Andean women in the Sacred Valley, Peru

“The communities are not poor; the communities are rich.” This was one of the first phrases spoken by a community leader from the Loreto region, in Peru’s Amazon Rainforest, during an interview with the National Organization of Indigenous Andean and Amazonian Women of Peru (ONAMIAP, for its Spanish acronym). The phrase is a call for rural communities to be viewed not as “lacking development,” but as important cultural actors who play a crucial role in the preservation and management of forests and natural resources.

The interview was part of a study initiated by ONAMIAP in 2015, just months after the Inter-American Development Bank (IDB) announced that it would grant US$40 million dollars to the Government of Peru to help finance the third phase of a massive land titling initiative—the Rural land cadastre, titling and registration project in Peru (PTRT3). The project prompted a wave of pushback from Peru’s indigenous groups, who argued that its focus of securing the lands of individual landowners could put at risk approximately 20 million hectares of untitled indigenous lands—including several communities with outstanding land title applications.

Although the PTRT3 project is subject to the gender equality policy of the IDB, on the ground, women received little information about the project and were not consulted about its implementation. Within this context, ONAMIAP sought to illuminate the unique situation and expectations of indigenous and rural women through a series of interviews with leaders across the country.

Findings from the ONAMIAP report, updated in 2017, revealed that several indigenous women interviewed identified the same widespread trend: “the importance of holding positions and participating in [community] assemblies with voice and vote.” Indigenous and rural women felt that their ability to exercise control over their lands and resources was tied to their access to community decision-making spaces, but found these spaces difficult to access. The report noted that “while the normative framework (laws and regulations) is not exclusionary with regard to the possibility for women to be recognized as community members or authorities […] it does not precisely establish that they have the same rights and opportunities.”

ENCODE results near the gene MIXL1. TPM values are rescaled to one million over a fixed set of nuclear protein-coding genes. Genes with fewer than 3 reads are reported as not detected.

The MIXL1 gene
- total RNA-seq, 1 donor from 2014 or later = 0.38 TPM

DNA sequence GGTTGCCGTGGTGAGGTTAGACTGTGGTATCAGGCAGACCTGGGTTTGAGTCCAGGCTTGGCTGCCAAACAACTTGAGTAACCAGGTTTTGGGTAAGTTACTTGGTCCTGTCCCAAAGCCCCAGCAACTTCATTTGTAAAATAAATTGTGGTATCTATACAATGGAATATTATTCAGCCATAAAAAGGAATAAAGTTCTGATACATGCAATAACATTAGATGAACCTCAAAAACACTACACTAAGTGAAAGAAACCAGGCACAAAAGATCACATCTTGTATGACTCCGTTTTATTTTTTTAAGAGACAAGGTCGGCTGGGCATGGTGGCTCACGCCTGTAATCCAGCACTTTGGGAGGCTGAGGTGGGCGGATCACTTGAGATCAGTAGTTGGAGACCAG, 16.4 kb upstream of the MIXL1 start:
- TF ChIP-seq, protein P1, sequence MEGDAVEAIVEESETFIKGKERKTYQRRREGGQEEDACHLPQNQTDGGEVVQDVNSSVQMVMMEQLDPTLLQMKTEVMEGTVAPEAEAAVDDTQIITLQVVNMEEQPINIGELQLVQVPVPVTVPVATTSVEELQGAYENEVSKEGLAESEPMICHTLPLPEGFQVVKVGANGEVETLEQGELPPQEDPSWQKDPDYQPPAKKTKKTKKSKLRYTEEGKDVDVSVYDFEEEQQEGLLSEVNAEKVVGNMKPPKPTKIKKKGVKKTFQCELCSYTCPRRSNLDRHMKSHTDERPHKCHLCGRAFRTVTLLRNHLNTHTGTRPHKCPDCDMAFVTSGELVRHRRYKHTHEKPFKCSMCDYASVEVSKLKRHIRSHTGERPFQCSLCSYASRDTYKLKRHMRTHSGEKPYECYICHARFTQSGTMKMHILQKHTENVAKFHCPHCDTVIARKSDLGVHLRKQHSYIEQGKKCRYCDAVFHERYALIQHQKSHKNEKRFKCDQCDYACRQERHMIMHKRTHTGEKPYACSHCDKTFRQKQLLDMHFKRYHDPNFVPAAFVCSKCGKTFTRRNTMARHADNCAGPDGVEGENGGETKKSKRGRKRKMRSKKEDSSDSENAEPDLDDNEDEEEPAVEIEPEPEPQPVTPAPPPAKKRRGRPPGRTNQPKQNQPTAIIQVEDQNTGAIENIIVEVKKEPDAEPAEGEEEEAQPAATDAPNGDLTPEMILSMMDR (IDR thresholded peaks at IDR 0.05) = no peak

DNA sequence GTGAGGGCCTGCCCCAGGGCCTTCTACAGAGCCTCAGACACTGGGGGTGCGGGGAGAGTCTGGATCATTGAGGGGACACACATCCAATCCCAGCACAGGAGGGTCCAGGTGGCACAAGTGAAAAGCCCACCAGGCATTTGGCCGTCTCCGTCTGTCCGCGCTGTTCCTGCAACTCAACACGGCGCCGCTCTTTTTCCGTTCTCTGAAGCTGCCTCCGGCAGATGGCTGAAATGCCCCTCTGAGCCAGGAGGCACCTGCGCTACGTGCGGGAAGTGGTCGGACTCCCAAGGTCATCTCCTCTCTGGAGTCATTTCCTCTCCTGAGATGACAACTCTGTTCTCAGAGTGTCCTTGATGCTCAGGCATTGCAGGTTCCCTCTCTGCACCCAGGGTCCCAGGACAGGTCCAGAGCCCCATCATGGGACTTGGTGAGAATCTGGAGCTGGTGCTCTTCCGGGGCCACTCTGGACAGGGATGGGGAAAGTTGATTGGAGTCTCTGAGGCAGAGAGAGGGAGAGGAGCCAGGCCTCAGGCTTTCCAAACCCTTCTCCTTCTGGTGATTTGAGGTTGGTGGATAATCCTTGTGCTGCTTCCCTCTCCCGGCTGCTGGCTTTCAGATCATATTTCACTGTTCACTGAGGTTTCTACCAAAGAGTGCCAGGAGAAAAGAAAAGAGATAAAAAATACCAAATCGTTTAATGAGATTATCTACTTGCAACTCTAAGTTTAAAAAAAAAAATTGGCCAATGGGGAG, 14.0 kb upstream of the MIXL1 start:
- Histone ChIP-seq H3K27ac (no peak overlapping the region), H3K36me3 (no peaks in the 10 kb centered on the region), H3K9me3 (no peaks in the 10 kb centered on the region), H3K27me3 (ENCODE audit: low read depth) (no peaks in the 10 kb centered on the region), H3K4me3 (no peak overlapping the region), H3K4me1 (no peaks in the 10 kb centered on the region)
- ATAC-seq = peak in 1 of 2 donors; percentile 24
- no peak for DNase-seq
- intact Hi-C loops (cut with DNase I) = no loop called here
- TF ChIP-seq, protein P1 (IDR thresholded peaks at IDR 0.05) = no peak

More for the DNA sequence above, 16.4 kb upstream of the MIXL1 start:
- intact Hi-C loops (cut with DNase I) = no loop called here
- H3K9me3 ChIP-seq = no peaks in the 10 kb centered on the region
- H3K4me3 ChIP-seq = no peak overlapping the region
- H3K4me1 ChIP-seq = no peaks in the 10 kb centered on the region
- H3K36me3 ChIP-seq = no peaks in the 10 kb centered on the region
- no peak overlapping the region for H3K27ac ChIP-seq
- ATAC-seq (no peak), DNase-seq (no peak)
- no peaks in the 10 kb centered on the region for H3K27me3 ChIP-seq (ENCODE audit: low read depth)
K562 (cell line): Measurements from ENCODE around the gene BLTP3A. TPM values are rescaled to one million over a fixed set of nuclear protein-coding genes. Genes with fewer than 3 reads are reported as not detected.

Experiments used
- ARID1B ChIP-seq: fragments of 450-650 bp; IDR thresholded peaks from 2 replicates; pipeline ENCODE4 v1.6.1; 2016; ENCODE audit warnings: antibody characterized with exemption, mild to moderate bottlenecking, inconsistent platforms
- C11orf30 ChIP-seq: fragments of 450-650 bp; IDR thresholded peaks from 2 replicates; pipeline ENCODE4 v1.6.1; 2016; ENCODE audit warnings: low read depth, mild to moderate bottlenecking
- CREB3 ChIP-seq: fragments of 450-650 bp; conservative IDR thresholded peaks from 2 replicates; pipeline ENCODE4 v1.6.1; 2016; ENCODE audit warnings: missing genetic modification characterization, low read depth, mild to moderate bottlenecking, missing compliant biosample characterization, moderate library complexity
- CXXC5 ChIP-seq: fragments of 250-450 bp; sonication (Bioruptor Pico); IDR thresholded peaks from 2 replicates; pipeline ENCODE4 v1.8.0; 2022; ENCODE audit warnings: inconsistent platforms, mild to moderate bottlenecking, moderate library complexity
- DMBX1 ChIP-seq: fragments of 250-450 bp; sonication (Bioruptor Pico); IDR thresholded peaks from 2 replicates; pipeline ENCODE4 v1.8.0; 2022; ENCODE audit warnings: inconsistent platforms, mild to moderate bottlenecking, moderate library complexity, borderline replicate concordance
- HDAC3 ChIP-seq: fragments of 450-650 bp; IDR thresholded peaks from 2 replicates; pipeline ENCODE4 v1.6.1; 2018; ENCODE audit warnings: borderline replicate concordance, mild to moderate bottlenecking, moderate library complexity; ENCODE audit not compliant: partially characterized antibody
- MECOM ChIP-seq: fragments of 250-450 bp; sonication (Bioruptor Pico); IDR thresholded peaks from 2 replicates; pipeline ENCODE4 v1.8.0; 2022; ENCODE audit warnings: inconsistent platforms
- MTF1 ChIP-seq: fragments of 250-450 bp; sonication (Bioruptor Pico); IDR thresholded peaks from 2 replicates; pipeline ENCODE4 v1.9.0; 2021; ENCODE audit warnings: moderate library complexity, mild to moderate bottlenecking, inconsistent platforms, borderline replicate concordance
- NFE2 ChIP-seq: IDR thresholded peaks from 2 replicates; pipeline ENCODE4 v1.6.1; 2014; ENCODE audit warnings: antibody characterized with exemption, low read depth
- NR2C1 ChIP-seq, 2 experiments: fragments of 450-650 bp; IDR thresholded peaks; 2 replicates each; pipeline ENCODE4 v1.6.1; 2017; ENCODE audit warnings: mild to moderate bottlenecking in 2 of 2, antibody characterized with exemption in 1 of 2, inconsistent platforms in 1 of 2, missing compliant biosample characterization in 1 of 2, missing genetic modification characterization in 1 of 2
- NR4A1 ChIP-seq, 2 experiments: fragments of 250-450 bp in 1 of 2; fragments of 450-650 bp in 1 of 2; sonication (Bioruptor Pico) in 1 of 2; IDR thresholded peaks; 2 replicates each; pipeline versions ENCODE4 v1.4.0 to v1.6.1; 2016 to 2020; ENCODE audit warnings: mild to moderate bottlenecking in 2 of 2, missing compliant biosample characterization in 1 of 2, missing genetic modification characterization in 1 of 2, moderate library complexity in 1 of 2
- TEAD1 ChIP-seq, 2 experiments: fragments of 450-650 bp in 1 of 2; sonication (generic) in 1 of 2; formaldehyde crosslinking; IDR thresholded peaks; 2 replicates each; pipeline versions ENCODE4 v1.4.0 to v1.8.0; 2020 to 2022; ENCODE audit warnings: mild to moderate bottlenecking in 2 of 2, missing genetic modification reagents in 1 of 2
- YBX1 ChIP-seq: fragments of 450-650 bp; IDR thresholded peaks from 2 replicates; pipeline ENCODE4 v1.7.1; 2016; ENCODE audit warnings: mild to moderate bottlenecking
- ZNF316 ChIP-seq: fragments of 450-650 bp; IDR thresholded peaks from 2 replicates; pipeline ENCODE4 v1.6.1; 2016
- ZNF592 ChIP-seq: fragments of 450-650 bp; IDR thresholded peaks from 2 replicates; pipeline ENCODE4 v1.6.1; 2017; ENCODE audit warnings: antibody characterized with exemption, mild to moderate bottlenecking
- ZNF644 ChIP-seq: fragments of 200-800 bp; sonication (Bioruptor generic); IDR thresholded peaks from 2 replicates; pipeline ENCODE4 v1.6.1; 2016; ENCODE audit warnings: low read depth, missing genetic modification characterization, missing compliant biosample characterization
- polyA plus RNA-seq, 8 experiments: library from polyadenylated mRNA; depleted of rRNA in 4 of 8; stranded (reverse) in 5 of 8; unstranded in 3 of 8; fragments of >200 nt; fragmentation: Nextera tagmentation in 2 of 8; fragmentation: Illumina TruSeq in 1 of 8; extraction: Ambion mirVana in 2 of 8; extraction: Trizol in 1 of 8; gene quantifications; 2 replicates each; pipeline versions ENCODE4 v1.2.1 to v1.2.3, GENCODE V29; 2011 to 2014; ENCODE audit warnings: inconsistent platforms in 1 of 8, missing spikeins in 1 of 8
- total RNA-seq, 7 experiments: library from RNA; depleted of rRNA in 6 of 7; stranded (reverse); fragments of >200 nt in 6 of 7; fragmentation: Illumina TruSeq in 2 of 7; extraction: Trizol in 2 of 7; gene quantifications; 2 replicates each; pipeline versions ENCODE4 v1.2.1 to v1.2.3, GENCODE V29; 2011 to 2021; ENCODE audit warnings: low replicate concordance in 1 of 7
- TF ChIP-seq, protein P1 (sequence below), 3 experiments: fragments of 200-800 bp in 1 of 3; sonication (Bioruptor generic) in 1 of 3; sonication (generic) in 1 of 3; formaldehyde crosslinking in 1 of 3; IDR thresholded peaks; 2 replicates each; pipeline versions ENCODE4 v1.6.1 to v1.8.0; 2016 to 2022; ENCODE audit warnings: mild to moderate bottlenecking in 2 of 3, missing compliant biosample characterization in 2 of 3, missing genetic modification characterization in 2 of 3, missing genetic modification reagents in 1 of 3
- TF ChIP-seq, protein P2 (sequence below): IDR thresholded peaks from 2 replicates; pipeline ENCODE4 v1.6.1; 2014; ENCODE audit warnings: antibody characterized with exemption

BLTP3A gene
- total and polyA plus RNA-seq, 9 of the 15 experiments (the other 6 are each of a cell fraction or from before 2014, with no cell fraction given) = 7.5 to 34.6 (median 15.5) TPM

These observations echo findings from RRI’s new Power and Potential report, which calls attention to the need for laws that provide explicit protections for women’s rights. The report found that while community governance and dispute resolution rights are addressed in most of the legal frameworks regulating community forest tenure analyzed in Peru, women’s rights to vote in community leadership bodies and access dispute resolution mechanisms are not guaranteed. It also cautions that the principles of free, prior, and informed consent (FPIC) will not be effective or properly applied if women are excluded from community-level governance bodies, and thus not taken into account as representative community members.

As a result of sustained advocacy, national indigenous organizations in Peru succeeded in 2016 in becoming active members of the committee overseeing all stages of PTRT3 implementation. However, the PTRT3 is just one of eight ongoing land titling initiatives—including four REDD+ initiatives—within which communities and women hope to increase their participation and oversight. These circumstances present both a challenge to community land rights and an opportunity to raise awareness about the importance for indigenous communities and women in Peru to own, access, and control their customary lands.

Learn more about key findings from Latin America
Learn more about key findings from Latin America

In addition to serving as an important tool for women to advocate for full participation in the ongoing titling projects, the ONAMIAP report has also helped women share experiences and advance their rights. Some women leaders, for example, have already successfully prompted the change of legal statues to require greater participation from women at the community level.

“For indigenous women, our land is a sacred space that cannot be sold or divided up,” said Ketty Marcelo, President of ONAMIAP. “By stewarding these lands we play a fundamental role in food security, the preservation of biodiversity, and the governance of our territories. But without voice and vote, women cannot fully use and protect the lands and forests we all rely on.”

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